October 21, 2018

Did You Hear About the Book on Jewish Comedy?

In “Jewish Comedy: A Serious History” (Norton), author Jeremy Dauber makes it clear that — at least in his opinion — Jewish jokes are no laughing matter.

“The story of Jewish comedy was almost as massive in scope, as meaningful in substance, as Jewish history itself,” Dauber writes about what he discovered when he started teaching a course on Jewish humor at Columbia University, where he is the Atran Professor of Yiddish Language, Literature and Culture. “The story of Jewish comedy — what Jewish humor did and meant for the Jews at different times and places, as well as how, and why, it was so entertaining — is, if you tell it the right way, the story of American popular culture; it’s the story of Jewish civilization; it’s a guide to an essential aspect of human behavior.”

I hasten to add that the book is always lively and sometimes laugh-out-loud funny. Dauber’s sources range from the Preacher of Dubno (an 18th-century Chasidic rabbi) to Sholem Aleichem (“the man who invented Tevye”), from Mort Sahl and Lenny Bruce to Howard Stern and Amy Schumer. Indeed, although Dauber proposes that roots of Jewish comedy go all the way back to the Bible — he uses the Book of Esther as a touchstone of Jewish humor — he also argues that America is the place where Jewish humor reached its highest expression, with Yiddish literature its seedbed.

“As the lingua franca of Eastern European Jewry, Yiddish was the vehicle for the most somber eulogies as well as the earthiest jokes, lyrical poetry along with shaggy doggerel or comments about gastrointestinal distress,” he explains. After Jews carried Yiddish to America, it became an ethnic marker for American comics such as Lenny Bruce, who once described his banter as a mixture of “the jargon of the hipster, the argot of the underworld, and Yiddish.”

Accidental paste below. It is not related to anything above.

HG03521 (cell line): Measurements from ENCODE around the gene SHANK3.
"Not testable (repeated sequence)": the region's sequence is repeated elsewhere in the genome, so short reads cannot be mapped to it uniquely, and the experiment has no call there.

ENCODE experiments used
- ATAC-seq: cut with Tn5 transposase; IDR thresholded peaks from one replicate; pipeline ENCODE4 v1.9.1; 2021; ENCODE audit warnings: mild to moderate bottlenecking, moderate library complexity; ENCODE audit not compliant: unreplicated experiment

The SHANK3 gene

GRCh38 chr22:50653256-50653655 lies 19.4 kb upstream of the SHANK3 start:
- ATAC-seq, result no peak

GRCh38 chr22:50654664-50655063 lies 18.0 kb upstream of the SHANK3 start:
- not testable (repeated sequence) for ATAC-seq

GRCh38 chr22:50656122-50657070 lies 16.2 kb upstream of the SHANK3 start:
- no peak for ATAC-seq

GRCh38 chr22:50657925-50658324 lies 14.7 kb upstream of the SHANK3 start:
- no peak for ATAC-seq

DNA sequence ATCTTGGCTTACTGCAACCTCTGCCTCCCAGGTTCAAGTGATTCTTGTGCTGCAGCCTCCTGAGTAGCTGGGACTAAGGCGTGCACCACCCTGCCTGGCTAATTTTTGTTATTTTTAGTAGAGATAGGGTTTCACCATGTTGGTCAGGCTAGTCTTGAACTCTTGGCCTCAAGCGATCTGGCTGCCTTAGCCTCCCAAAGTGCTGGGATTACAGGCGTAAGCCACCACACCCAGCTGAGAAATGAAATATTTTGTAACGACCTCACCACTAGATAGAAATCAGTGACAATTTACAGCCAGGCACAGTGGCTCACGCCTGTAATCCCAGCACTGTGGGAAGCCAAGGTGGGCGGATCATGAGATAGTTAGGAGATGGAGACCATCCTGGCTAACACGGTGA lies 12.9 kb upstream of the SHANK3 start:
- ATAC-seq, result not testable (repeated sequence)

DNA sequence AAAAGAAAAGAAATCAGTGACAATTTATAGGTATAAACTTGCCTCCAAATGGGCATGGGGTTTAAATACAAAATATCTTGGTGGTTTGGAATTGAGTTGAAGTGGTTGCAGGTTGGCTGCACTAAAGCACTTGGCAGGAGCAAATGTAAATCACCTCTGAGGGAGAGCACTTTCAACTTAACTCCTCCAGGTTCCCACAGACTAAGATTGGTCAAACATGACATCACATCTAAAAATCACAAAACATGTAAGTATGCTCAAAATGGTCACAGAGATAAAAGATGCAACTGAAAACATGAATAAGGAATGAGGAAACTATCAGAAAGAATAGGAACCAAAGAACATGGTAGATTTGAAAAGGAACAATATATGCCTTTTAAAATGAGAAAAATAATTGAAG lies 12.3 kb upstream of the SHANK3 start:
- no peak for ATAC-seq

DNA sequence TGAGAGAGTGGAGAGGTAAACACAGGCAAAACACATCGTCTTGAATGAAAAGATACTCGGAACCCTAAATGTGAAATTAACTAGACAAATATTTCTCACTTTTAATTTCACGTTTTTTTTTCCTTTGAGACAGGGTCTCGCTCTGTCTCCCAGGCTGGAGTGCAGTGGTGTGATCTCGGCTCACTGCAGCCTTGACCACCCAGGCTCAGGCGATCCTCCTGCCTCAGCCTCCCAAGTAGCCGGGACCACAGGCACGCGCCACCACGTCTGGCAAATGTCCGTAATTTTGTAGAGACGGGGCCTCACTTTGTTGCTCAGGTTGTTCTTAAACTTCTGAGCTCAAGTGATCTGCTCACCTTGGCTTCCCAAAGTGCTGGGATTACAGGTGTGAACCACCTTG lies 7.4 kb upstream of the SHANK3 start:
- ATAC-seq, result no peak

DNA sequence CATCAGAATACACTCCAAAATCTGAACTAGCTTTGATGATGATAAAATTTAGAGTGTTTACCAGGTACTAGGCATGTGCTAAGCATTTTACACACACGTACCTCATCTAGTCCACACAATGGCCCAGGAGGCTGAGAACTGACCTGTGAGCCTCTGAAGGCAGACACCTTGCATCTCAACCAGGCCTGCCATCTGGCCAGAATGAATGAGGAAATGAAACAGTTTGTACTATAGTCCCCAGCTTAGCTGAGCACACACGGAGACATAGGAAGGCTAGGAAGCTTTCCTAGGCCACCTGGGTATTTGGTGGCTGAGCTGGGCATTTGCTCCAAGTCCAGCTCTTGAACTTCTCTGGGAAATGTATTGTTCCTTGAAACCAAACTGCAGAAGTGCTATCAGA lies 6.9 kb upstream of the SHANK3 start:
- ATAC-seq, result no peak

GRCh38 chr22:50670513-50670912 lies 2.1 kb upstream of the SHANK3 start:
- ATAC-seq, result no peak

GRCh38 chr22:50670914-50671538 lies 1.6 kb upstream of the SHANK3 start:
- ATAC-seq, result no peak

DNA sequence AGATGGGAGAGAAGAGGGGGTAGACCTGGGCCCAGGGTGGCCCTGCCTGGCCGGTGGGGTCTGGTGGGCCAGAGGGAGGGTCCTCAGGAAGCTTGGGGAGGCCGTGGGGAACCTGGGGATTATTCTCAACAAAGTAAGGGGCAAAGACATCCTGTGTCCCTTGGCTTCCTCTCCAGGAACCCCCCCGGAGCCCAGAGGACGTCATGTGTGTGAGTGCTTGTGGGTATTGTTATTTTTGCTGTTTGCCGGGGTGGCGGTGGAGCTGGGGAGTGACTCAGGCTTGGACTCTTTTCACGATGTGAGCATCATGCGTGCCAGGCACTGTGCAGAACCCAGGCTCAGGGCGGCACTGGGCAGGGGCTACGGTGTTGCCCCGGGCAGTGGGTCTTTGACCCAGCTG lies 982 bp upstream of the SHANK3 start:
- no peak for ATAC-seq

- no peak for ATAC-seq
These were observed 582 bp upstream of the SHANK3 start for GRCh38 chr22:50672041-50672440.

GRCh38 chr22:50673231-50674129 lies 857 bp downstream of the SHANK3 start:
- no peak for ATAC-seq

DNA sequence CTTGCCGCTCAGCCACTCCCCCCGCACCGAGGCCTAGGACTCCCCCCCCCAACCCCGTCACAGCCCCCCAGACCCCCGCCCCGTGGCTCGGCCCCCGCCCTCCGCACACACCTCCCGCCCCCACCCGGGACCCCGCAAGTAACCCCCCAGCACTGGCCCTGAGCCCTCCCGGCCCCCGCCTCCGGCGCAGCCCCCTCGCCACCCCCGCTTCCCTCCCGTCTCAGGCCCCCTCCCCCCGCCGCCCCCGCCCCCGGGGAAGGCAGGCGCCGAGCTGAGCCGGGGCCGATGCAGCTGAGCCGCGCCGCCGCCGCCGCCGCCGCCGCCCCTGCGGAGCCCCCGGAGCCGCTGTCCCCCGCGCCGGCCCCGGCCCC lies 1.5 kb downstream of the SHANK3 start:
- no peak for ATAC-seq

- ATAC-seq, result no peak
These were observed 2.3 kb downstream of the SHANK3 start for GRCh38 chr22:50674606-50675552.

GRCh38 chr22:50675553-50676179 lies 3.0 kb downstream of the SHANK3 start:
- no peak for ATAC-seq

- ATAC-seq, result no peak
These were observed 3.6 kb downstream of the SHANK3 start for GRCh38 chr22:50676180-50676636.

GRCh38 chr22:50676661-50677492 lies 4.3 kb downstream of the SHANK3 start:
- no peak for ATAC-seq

Dauber finds a weighty subtext in every variety of Jewish humor.

Most impressive of all is Dauber’s ability to create a sky chart in which every Jewish comedy star can be fixed in place, not only Jerry Lewis and Danny Kaye — both of whom were tummlers in the Borscht Belt — but also such highly sophisticated comics as Mike Nichols and Elaine May. He includes not only practitioners of low comedy like Mel Brooks and Sid Caesar but also such elevated humorists as Jules Feiffer and Joseph Heller. And he reminds us of fading or wholly forgotten personalities like Mickey Katz and Belle Barth, while pointing out that the Jewish founders of Mad magazine “created that seminal countercultural satire by framing it Jewishly, through Yiddishized parody.”

Dauber repudiates what he calls “the lachrymose theory of Jewish history” and reminds us that Jewish humor always has sustained Jewish life, even at the grimmest moments. Writing shortly after the end of World War II, Irving Kristol argued that “Jewish humor died with its humorists when the Nazis killed off the Jews of Eastern Europe.” But Dauber proves that Kristol was wrong. Larry David, Sarah Silverman and Sacha Baron Cohen, all of whom have dared to tell jokes about the Holocaust, “mark the position of confidence and strength Jews have in American culture,” he writes.